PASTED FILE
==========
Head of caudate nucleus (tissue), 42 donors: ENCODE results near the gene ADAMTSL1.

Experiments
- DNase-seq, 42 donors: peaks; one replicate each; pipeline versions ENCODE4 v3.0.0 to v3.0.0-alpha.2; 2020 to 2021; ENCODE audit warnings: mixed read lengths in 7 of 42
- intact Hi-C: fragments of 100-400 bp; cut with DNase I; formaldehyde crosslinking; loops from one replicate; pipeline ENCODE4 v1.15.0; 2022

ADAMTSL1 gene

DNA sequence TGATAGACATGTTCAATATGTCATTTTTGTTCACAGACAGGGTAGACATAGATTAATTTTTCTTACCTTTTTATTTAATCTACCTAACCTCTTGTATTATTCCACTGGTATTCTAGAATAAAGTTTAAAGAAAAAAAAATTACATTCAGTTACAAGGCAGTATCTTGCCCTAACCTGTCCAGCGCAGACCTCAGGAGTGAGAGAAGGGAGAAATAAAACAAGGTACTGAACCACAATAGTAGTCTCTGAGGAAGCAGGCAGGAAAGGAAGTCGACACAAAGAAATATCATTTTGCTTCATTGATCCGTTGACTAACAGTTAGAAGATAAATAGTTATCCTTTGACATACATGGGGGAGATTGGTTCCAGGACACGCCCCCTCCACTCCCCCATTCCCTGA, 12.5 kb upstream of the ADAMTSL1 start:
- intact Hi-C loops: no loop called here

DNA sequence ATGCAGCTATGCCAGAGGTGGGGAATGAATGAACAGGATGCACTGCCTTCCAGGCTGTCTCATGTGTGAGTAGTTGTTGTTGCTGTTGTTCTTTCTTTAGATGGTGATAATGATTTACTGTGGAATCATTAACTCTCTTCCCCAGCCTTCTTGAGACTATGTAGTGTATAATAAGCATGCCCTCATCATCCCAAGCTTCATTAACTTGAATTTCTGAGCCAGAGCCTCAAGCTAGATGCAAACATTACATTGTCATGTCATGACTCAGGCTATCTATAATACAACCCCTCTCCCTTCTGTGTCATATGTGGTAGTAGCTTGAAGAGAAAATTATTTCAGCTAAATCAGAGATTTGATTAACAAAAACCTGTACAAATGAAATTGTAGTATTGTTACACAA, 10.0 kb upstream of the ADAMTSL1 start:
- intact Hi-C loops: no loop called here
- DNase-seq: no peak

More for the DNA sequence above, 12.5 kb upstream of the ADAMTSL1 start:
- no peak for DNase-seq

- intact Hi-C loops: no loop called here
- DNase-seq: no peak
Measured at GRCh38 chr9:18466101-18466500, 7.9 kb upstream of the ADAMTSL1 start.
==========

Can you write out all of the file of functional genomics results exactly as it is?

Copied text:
Head of caudate nucleus (tissue), 42 donors: ENCODE results near the gene ADAMTSL1.

Experiments
- DNase-seq, 42 donors: peaks; one replicate each; pipeline versions ENCODE4 v3.0.0 to v3.0.0-alpha.2; 2020 to 2021; ENCODE audit warnings: mixed read lengths in 7 of 42
- intact Hi-C: fragments of 100-400 bp; cut with DNase I; formaldehyde crosslinking; loops from one replicate; pipeline ENCODE4 v1.15.0; 2022

ADAMTSL1 gene

DNA sequence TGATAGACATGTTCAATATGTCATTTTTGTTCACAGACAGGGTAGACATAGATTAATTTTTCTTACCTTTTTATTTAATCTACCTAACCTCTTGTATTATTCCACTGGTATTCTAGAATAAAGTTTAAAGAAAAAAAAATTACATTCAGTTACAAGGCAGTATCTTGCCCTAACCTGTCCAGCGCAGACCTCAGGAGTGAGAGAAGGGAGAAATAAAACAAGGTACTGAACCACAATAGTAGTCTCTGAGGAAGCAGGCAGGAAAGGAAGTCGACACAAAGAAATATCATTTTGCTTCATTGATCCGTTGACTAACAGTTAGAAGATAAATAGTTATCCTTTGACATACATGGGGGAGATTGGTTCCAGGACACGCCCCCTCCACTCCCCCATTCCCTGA, 12.5 kb upstream of the ADAMTSL1 start:
- intact Hi-C loops: no loop called here

DNA sequence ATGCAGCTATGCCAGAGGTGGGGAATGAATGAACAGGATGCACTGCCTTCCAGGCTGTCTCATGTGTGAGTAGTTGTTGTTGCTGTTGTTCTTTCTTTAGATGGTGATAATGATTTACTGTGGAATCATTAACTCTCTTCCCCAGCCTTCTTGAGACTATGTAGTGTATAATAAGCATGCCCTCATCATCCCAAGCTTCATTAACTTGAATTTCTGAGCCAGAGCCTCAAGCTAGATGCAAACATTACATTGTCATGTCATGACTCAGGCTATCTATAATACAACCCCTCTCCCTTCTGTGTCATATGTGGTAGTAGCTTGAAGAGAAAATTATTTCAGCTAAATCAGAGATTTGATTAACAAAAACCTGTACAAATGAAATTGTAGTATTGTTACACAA, 10.0 kb upstream of the ADAMTSL1 start:
- intact Hi-C loops: no loop called here
- DNase-seq: no peak

More for the DNA sequence above, 12.5 kb upstream of the ADAMTSL1 start:
- no peak for DNase-seq

- intact Hi-C loops: no loop called here
- DNase-seq: no peak
Measured at GRCh38 chr9:18466101-18466500, 7.9 kb upstream of the ADAMTSL1 start.